Column Was Filled
With False StatementsNeil Peirce's recent column on Amtrak (Sept. 3, JofC) is filled with misleading and false statements. Ignoring the heavy auto and air subsidies that ultimately forced passenger trains out of the private sector, Mr. Peirce suggests that Amtrak management incompetence is the reason passenger trains require operating subsidies today.
This theory is not supported by those best able to judge Amtrak. Transportation Secretary Elizabeth Dole and Federal Railroad Administrator John Riley have repeatedly and publicly praised Amtrak management. Last year, the secretary told a House subcommittee that Amtrak President "Graham Claytor and his team are performing superbly with the resources that have been given them."
Most of the suggestions in Mr. Peirce's column are already being implemented (which Mr. Peirce fails to make clear) or cannot be implemented within available resources. Selling the Northeast Corridor sounds great, but DOT in effect put it on the block in 1985 and no one bought it. At a ceremony last October, Mr. Riley - a Reagan appointee - called the Corridor "a combination of foresight and good management."
Mr. Peirce's charge that the association I serve "rarely questions (Amtrak) management's judgment" is false. Up to 1984, we often criticized Amtrak publicly. We believe our criticism of Amtrak's advertising helped push the company toward a greater region-specific emphasis.
Since President Reagan began his attempt to end funding for - and thus kill - Amtrak, we have generally not criticized Amtrak publicly but frank private communications have continued. We are especially concerned about the
alarming drop in Amtrak's on-time performance.
On the other hand, most of the criticisms in the column ring hollow. We agree Amtrak should lease "stations to travel agents . . . who'd agree to sell tickets and announce trains," just as Greyhound is converting most company-owned terminals to commission agencies - but Amtrak faces ironclad union opposition.
Perhaps Amtrak should take a strike on this, but not while in the midst of implementing another major labor breakthrough: the direct employment - under more efficient, passenger-oriented work rules - of the freight-railroad engineers and conductors who operate most Amtrak trains nationwide. These vital and complex "takeovers" looked like "a long shot" a few years ago, so it is possible that new station agreements may likewise be reached without a strike.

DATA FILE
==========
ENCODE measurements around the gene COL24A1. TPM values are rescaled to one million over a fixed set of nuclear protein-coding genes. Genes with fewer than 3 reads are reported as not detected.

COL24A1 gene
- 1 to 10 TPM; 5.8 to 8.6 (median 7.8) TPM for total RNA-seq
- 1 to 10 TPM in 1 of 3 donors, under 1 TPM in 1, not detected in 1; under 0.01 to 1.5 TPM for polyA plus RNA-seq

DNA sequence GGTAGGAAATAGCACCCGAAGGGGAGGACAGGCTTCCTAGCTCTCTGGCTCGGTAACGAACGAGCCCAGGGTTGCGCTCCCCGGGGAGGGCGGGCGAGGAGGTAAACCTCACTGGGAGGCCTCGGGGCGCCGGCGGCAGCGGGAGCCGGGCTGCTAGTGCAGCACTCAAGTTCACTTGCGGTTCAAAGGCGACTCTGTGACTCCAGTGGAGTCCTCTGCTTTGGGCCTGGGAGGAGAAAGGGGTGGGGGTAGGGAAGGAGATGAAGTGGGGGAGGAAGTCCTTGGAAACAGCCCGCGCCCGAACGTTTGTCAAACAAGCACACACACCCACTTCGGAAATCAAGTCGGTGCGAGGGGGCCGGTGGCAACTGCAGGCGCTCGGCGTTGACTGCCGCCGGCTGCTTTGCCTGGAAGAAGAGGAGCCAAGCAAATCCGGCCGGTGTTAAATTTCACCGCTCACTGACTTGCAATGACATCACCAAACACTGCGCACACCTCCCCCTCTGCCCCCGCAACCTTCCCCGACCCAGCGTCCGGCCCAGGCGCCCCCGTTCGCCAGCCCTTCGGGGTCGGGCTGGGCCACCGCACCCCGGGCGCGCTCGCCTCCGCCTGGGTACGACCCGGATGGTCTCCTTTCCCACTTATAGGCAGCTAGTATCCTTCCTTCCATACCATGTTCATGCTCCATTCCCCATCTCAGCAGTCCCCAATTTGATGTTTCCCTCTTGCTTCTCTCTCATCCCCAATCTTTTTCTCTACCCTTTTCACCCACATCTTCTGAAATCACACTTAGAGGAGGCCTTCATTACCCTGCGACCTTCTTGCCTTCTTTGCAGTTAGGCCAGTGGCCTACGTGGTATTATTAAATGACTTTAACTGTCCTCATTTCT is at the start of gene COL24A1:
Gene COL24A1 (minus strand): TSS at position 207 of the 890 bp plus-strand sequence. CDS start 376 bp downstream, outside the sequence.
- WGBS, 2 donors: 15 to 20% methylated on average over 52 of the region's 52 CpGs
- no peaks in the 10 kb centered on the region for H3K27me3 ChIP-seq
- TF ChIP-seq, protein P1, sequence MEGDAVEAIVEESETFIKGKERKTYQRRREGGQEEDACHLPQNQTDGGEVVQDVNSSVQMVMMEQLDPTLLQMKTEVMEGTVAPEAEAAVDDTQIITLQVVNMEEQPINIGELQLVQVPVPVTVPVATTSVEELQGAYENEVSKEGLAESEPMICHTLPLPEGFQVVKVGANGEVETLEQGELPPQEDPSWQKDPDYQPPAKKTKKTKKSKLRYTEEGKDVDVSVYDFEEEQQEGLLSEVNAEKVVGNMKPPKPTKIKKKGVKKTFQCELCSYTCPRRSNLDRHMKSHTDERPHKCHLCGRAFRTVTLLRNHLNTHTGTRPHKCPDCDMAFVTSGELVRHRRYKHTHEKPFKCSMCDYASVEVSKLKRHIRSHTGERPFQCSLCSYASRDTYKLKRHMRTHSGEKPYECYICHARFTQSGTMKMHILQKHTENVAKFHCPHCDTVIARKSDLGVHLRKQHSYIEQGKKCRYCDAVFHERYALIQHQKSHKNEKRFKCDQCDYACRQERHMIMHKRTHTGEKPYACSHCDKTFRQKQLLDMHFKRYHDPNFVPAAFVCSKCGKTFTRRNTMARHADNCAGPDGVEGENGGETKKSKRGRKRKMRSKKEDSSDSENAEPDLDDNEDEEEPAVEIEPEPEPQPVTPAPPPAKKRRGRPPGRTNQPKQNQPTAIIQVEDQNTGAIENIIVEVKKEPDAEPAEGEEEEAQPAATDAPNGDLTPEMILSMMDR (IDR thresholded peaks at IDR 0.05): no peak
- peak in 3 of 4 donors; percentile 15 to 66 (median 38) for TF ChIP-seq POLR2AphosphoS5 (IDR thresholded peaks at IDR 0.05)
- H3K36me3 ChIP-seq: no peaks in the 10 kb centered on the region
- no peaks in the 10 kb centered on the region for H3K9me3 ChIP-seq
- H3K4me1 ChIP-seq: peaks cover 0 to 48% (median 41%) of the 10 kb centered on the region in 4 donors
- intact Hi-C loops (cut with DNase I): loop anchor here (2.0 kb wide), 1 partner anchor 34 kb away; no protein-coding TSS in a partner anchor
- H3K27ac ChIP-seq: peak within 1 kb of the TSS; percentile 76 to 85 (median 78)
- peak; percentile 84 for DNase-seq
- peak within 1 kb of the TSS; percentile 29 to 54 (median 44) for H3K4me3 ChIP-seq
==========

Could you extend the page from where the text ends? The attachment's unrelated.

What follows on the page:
Amtrak, like most companies and individuals, will always have room for improvement. Indeed, for the past four years, Amtrak's revenue-to-cost ratio has been improving. But the key barrier to "subsidy-free" passenger trains is public policy that emphasizes public subsidies to highways and aviation and this lies beyond Amtrak's control.
Ross Capon Executive Director National Association of Railroad Passengers Washington, D.C.
Column on Standards
I fail to see the point Stanford Erickson is making or trying to make in his column "Breaking the 11th Commandment," JofC Sept. 8.
According to autopsy reports, Jennifer Dawn Levin was strangled by Robert Chambers Jr. An 18-year old girl was murdered by a 19-year old boy.
Apparently Mr. Erickson is trying to establish whether Miss Levin was an innocent sort of young girl, or was she "simply naive." And he complacently adds, "that Jennifer died is tragic. But it would be an even greater tragedy for us to confuse ourselves about what innocence is."
I strongly would like to contradict Mr. Erickson. There is no greater tragedy than the loss of a young life, be it innocent or naive. And if he were confronted by the parents of the young girl, I doubt that they would consider anyone's misunderstanding of his concept of "innocence" as being a greater tragedy than the loss of their young daughter.
I am at a loss to comprehend what he is trying to say by stating "that we have lost that quality that seeks excellence, that maintains high standards." If Miss Levin, or Mr. Chambers, for that matter, had attained these high standards in their brief lifetimes, is he trying to say this senseless murder would not have happened?
And what does his own high moral standards have to do with the murder of this young girl? In my own opinion, I am quite remarkable myself. And, while I agree that many of the young (and the old) could benefit from some such qualities, I would hope they would also be blessed with an equal amount of compassion, which, in my opinion, he is lacking completely.
Ella T. Ellington Woodlands, Texas